Paul Ricketts' West End Story

Mon 4th – Sun 24th August 2014


Tania Nicole Clarke

at 23:56 on 10th Aug 2014



Seated upstairs in the gloriously grungy attic of The Mash House, I am told tonight is a big one. It’s a big one because we are all gathered together for a celebration; today is Paul Ricketts’ birthday. In actual fact, every day is Paul Ricketts’ birthday, and this bonkers stand-up show explains why.

From the beginning it’s difficult not to appreciate the natural charisma and cheeky-chappy charm of the London comedian. Ricketts commences his show by sauntering jauntily down the aisle, pint in hand, and hops onto the stage announcing: “Ladies and gentlemen, please welcome to the stage… me!”

The show gradually unravels neatly-woven vignettes which piece together what Ricketts calls ‘The Birthday Blag’. Each tale is introduced as its own individual phase of the Birthday Blag, and is performed with absolute sincerity as Ricketts animates every character and paints a full picture of mid 1990's London, Soho. Never mind sex, drugs and rock ’n’ roll, Ricketts is concerned only by feral Wombles, drugged-up hipsters and NightBus antics, and he seasons accordingly with a light sprinkling of political banter, romance-gone-wrong and flamenco tunes.

With the assistance of soundscapes, subtle lighting and a hanging picture frame inside which multimedia clips are projected, Ricketts guides us carefully through his story, explaining how he came to the conclusion that every day is his birthday. Along the way he shares with us his observations of 1990’s London, including his experiences of printed pornography and his classier reminiscing of a smokin' hot date of southern fried heaven at The Chicken Cottage. Everyone’s a winner. A particular highlight has to be Ricketts’ recital of the four different styles of cockney accents used in EastEnders, which are harrowingly realistic.

The audience are stunned by the believability of Ricketts’ bizarre Soho tales, and by the end of the show we are conned into investing in the overarching gambit of the show, which is essentially: live each and every day as if it is your birthday. Admittedly I was so won over by this premise that I was very nearly sucked into the business deal at the end of the show; to buy a souvenir birthday badge to remind me that every day could be my birthday too. We never truly learn how much of Ricketts’ story is autobiographical, but we don’t care because we’re having so much fun.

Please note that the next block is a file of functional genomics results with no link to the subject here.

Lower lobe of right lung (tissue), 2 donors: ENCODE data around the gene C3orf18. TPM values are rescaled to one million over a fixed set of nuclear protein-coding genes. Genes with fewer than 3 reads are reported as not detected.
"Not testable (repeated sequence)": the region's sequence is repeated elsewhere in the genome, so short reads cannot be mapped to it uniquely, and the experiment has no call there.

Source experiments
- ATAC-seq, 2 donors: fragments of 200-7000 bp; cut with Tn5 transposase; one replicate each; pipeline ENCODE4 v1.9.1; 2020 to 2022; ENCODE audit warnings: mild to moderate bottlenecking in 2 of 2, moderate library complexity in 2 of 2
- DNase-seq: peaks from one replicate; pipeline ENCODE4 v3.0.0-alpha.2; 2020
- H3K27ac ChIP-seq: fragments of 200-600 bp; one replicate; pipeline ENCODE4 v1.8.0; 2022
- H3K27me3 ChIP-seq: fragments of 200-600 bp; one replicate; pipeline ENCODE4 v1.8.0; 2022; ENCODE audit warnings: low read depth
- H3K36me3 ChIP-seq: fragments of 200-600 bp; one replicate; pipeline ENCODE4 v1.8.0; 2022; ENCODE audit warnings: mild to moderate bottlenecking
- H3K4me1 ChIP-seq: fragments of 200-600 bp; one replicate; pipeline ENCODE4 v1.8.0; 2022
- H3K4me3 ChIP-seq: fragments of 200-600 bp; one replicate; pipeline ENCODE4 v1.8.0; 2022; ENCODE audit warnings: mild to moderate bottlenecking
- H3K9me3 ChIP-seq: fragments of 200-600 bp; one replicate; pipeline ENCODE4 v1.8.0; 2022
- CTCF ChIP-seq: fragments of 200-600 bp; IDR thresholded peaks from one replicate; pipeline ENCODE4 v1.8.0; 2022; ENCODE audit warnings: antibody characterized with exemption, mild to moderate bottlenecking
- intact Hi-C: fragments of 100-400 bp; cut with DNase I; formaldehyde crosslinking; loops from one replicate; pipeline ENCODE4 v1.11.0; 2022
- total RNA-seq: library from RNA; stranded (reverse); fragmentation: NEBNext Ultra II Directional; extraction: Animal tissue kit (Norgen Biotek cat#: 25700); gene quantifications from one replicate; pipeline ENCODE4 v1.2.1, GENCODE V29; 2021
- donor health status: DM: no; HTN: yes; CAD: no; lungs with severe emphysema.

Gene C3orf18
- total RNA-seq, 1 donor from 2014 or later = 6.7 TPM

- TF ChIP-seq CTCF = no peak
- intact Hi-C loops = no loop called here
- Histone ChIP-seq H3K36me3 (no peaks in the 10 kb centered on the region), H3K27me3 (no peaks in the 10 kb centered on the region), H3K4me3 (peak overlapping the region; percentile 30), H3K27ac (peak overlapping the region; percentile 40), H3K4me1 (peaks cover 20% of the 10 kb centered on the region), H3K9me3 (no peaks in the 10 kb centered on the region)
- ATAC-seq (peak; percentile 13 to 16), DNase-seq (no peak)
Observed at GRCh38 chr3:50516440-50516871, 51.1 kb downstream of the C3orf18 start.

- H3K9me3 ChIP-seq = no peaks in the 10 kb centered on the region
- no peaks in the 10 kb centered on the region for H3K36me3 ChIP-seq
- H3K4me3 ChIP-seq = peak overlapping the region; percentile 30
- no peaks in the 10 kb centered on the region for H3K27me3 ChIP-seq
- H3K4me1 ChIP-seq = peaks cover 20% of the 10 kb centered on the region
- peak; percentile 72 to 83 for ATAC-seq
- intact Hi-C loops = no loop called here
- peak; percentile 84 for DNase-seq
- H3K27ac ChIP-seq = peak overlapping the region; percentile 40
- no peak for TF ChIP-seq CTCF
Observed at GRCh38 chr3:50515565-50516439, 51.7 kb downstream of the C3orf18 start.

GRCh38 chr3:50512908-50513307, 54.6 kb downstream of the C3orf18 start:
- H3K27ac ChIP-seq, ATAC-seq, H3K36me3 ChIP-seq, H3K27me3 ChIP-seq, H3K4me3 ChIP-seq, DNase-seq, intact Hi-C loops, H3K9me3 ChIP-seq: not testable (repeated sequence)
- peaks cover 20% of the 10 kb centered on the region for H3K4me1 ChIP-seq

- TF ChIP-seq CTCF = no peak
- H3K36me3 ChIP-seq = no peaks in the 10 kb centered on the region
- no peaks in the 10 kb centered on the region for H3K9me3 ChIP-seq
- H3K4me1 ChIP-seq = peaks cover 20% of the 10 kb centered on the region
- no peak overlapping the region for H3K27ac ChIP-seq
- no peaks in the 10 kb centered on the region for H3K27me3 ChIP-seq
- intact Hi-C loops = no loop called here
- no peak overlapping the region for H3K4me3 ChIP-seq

Whether you are soggy, sober and in need of some light-hearted Sunday night entertainment, or mildly tipsy and in search of a pick-me-up, Ricketts keeps us hooked for an hour of rib-tickling storytelling, and wraps it up nicely with a motto that is well-suited to the Fringe as he exclaims “embrace the random!”


Rob Collins

at 10:54 on 11th Aug 2014



Within the first five minutes of West End Story one thing becomes very obvious: Paul Ricketts is not your average comedian and this, not your average show. Over the course of one hour, he delivers a charming celebration of London and, in particular, Soho through a series of stories, both long and short, quirky and downright barmy.

With plenty of energy from the start, Ricketts very quickly wins over his (in this instance; drunk and fairly rowdy) audience and commands their full attention. Opening with more observational based comedy covering flyering and a particularly strong section about the different types of cockney on Eastenders, he is preparing his audience, drawing them into his world before the overall theme of the show is revealed.

Set in Soho in the mid 1990s, the stories follow Ricketts’ desire to “embrace the random” through his exploits and adventures in the seedier parts of London all for a budget of five pounds. Stitched into these tales are loving references to London 1990s culture and a subtle political edge as Ricketts gives us his take on everything from John Major to the appropriation of parts of London by hipsters.

Yet there is a tongue in cheek under-layer to Ricketts’ performance that prevents the show from ever becoming self righteous and his disarming charm and the twinkle in his eye means the audience never quite minds being taken in by his blags and cons. More than that, he is a staunch defender of what he perceives to be people’s least favourite aspects of London, such as the night bus and Chicken Cottage.

Ricketts is a born storyteller managing to spice up even the more mundane subjects with flair and panache. The use of multimedia is also a strong aspect of the show. A screen at the back and the use of sound effects add a vibrancy to Ricketts’ already vivid storytelling yet never distract or feel gimmicky.

There is also an undeniable feel-good aspect to this show. Regardless of how much of each of the stories are true, (something which is never clear or, frankly, important), Ricketts' message is clear: embrace the random. Live, as he does, everyday like it’s your birthday whether this leads to a free drink or, as in one instance during the show, watching porn whilst listening to Wagner with an internationally famous musician in a villa in Mexico.

Weird and wonderful from start to finish, this is a must see.


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